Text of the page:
Why am I not able to download or print an entire e-book?

Different publishers have different rules & licensing agreements about what can be done with e-books. These rules will vary depending on which e-book you are accessing. This should be indicated on the webpage that provides the Full Text link. If you have any questions feel free to ask someone at the Library Information Desk.

As a student, are works I create protected by copyright?

Yes.  As a creator your work is protected by copyright.

Copyright For Instructors

Is there a limit to how much I can copy?

Yes. If you are copying material for use in a course, fair dealing allows for limited copying of short excerpts of copyright protected works.  The Fair Dealing Guidelines can be found here (link to Fair Dealing page).

Can I make copies of copyright protected works to hand out to my students in class?

Yes. The Fair Dealing Guidelines allow you to make copies of another person’s works and hand them out to students enrolled in your course. The Fair Dealing Guidelines can be found here (link to Fair Dealing page).

What is fair dealing, and why should I care about it?

Read more about Fair Dealing here (link to Fair Dealing page).

Can I use copyright protected works for tests or exams?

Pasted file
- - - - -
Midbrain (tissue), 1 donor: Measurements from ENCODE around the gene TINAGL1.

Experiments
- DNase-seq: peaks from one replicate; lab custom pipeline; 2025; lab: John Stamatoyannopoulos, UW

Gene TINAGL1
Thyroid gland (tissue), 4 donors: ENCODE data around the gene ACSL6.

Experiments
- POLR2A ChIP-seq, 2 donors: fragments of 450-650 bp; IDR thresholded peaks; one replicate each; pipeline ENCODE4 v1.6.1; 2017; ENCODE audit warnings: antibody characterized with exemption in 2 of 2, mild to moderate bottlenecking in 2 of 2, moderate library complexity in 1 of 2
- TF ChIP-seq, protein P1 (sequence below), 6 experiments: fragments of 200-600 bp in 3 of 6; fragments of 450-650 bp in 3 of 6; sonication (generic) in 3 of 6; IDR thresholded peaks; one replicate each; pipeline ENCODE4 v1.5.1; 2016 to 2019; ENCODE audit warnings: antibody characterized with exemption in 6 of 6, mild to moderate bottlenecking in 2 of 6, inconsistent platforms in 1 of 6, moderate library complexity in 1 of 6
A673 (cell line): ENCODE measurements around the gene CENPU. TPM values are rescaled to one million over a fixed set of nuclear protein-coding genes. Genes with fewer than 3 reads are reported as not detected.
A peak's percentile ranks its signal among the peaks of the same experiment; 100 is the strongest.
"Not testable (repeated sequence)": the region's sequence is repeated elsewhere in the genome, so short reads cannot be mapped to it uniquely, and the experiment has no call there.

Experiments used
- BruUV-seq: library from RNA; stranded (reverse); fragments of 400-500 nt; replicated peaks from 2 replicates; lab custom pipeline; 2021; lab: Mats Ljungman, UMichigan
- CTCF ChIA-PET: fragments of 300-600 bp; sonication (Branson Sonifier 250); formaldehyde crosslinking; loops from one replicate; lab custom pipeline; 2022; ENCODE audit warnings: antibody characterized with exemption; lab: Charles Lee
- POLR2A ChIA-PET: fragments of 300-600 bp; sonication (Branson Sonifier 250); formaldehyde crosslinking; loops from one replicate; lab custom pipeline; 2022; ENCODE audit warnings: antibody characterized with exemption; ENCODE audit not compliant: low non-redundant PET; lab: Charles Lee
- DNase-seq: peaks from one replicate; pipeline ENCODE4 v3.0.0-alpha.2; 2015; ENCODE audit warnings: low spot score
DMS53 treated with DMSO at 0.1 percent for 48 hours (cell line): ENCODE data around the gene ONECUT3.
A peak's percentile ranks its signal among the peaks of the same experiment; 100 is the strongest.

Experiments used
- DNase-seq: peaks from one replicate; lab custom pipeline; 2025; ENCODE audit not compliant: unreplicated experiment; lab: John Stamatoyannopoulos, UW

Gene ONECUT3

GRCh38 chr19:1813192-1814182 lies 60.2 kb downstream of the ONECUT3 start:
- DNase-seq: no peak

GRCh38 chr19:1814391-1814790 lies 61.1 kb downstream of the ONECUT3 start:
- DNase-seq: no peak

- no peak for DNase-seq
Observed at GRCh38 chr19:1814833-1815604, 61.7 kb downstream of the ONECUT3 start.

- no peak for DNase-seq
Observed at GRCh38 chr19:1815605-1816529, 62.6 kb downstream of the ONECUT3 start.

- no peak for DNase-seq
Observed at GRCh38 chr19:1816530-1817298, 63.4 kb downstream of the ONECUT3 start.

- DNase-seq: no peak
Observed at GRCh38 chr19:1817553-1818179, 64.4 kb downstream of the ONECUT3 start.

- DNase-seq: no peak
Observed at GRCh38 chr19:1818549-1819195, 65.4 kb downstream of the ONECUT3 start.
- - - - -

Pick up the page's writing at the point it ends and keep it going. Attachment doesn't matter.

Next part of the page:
Yes. Elaborate on this….

Are there any databases I can use for free (without worrying about copyright)?

A complete list of MHC Library database can be found here.  Any databases you see with the Open Access symbol next to their link indicate that they are an open access journal. That means that the articles within are open to use and their specific conditions will be indicated.

I’ve come across a recent journal article that I’d like to give out to my students.  Can I photocopy it and hand it out?

Probably. Under the Fair Dealing Guidelines you are allowed to make a copy of a single article from a journal to hand out to students.  You can review the Fair Dealing Guidelines here (link to Fair Dealing page).

However, if the library has a license agreement with the journal that prevents class handouts you may have to pay a royalty or find another way to make it accessible for your students. Check with the Copyright Specialist if you have any questions (link to contact).

What if a book I want to copy is out of print?

Being out of print does not mean that a book is no longer protected by copyright.  The same Fair Dealing Guidelines will apply (link to Fair Dealing page).

Why am I not able to download or print this entire e-book?

Different publishers have different licensing agreements and rules concerning what can be done with e-books. These rules will vary depending on which e-book you are accessing. This should be indicated on the webpage that provides the Full Text link. If you have any questions feel free to ask someone at the Library Information Desk.

Can I include copies of another person’s images & materials in my Power Point presentation?

You may include another person’s work, including images, in your class presentations as long as you follow MHC’s Fair Dealing Guidelines (link to guidelines). The same guidelines apply for posting material on Blackboard.